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Yes my little Futurists, I realize that I reblog a lot (but the blog posts are sometimes astounding) so I thought I’d rip something that I think is a cute and quick and a tiny poll that is also interesting.

So, here’s the question:

What do you write with?

A fountain

pen

pencil

A computer

A typewriter

A ballpoint pen

Other:

The other can be several choices in one if you’re like me and write with whatever you can grab!

Why I don’t give star ratings for book reviews.

 

pibarrington:

Any Brits reading my blog? If so, you or someone you know might be very interested by this re-blogged post!

Originally posted on BRIDGET WHELAN writer:

creative futureCreative Future –  an inspirational organisation based in south-east England but with a national reach – is researching the barriers that marginalised and disabled artists face in the UK when accessing arts opportunities.

What does marginalised mean?

The organisations that help to fund Creative Futures define marginalised as those who feel they lack opportunities because of:
mental health issues
physical or learning disabilities
homeless people
substance misusers
offenders & ex-offenders
refugees
long term unemployed
the elderly
travellers
carers
people from LGB&T and BME communities.

If you complete this survey before the 11th September 2015 https://www.surveymonkey.com/r/barrierstoaccess  you also have a chance to win £60.

The survey has 24 questions mostly tick boxes and can be completed in around 15 minutes. The research will help organisations engage more people who are marginalised and disabled.

Please share this post as widely as you can – the more information Creative Future can…

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pibarrington:

USE THIS TO GET RID OF BAD WRITING FUTURISTS. AND I MEAN IT!

Originally posted on Chris The Story Reading Ape's Blog:

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pibarrington:

Futurists! You MUST read (and apply) these words of wisdom from Ronovan–there may be a quiz–but in any case, you need to read this, especially if you are debating “giving it (writing) all up”.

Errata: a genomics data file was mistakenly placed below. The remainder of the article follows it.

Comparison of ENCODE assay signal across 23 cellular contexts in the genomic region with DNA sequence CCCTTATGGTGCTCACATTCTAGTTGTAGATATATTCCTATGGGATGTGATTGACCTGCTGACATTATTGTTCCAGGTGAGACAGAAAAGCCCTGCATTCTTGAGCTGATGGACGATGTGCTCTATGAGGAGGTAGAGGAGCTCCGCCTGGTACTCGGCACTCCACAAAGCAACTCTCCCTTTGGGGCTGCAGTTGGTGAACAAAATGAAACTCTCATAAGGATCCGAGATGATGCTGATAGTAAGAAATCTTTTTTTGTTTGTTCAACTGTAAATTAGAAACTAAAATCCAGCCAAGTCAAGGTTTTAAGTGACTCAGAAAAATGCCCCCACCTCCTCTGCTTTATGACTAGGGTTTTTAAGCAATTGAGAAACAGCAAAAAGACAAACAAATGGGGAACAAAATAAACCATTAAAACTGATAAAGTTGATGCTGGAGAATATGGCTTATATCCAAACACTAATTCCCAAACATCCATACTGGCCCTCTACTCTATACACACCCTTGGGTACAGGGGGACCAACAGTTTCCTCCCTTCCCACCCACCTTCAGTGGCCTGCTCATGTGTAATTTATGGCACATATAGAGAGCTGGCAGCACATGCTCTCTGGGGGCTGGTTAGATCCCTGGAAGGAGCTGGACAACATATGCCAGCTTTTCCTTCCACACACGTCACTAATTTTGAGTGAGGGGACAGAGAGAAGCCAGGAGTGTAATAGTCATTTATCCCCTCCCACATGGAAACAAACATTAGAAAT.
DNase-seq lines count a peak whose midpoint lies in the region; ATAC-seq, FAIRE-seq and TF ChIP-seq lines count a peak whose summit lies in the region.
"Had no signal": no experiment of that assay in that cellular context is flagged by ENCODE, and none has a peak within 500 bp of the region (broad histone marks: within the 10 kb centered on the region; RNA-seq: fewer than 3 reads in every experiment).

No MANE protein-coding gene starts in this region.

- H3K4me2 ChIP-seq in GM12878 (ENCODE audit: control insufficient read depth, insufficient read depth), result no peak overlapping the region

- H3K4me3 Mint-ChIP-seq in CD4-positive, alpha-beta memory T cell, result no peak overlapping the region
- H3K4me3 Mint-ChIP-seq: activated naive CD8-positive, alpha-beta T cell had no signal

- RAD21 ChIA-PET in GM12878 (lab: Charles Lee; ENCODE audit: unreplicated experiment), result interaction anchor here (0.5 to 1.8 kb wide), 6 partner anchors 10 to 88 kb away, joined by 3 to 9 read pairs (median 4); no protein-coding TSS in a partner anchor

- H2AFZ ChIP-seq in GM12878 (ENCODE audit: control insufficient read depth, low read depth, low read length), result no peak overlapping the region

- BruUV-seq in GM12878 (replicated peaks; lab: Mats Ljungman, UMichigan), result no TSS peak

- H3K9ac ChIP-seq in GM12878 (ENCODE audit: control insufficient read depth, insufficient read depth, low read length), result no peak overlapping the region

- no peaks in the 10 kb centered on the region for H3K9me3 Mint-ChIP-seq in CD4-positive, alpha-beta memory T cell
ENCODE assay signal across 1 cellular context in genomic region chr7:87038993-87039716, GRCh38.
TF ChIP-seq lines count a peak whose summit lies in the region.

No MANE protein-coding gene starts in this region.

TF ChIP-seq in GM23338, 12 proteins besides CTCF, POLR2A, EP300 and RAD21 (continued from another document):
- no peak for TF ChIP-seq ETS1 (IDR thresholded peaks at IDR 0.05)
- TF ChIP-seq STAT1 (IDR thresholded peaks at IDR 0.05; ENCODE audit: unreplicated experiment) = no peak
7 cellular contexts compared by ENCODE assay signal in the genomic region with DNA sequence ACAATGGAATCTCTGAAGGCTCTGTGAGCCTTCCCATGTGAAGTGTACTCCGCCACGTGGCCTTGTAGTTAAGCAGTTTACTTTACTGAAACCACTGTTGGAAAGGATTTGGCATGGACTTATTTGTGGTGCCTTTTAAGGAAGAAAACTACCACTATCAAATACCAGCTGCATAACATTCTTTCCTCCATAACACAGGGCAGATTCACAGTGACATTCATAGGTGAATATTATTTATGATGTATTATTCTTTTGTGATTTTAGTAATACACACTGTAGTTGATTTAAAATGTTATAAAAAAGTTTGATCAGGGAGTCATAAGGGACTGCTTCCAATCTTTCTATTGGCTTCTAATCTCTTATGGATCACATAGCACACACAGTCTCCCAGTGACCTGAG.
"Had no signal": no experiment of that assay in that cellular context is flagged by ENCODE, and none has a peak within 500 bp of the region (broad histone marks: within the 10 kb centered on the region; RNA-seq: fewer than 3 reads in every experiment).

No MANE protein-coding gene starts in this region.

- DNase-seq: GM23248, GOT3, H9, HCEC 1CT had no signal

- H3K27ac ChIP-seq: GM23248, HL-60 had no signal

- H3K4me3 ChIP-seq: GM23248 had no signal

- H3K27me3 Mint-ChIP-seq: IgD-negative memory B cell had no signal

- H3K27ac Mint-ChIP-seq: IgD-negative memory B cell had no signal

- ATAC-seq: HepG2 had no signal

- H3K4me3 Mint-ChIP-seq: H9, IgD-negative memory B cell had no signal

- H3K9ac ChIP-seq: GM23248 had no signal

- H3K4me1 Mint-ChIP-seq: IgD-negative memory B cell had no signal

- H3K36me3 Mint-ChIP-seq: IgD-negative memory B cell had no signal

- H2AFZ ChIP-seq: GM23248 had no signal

Originally posted on :

I’ve always found the different ways that we scribblers describe our experiences with writer’s block very interesting. Also the different ways the seasoned writers suggest getting over it. Some suggestions are to work around your block, or force yourself to write through it, even if what you write is rubbish. Other advice is to write something completely different. We won’t mention those rather hurtful cries of, “Stop being such a wussy. Adorn yourself in adult underwear! Plumbers don’t get plumbers block!” All of these things can work with a bit of effort and confidence, but one bit of advice that you seldom see is to take a break from writing completely. As if a week away from writing anything will totally strip you of the ability to write at all. It is true that if you don’t do something for a good long while, you could get a little rusty…

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pibarrington:

Oh I am sorry Futurists but I HAD to reblog this!! Check it out and find out what type of book species YOU ARE! WA-HOOO!

Originally posted on Chris The Story Reading Ape's Blog:

To see this informative and entertaining Infographic

and read the accompanying article

click on the image or link below:

Species

infographics/reader-species

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pibarrington:

Interesting. Very interesting…

Originally posted on Kawanee's Korner:

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pibarrington:

Very interesting post!

Originally posted on Chris The Story Reading Ape's Blog:

To read this detailed and highly informative post by the Ami Team,

Click on the image or link below:

logo

50-questions-to-ask-yourself-about-your-author-platform/

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pibarrington:

Love it!

Originally posted on Spectral Press:

Sometime earlier this year I posted the news that Spectral is going to publish a pamphlet of poetry in April 2016 (via Theatrum Mundi), reminiscent of the Yellow Book journals of the late 19th century and based around the King in Yellow mythos, edited by John Allen, called Songs of the Shattered World: The Broken Hymns of Hastur. Here’s an interview with the editor, originally posted to Thomas Ligotti Online, which gives an interesting insight into the interpretation of Robert W. Chambers’ creation. 

king_ace

A King in Yellow Q & A With John Thomas Allen

John Thomas Allen is a part of the online weird fiction community, maintaining Facebook pages devoted to surrealism and Richard Chambers’ King in Yellow. As a result of this devotion, he and a group of fellow-minded writers now have an anthology of poetry centered around the Yellow King and all things Carcosian appearing in the…

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Please Don’t Text and Drive –(Warning graphic).

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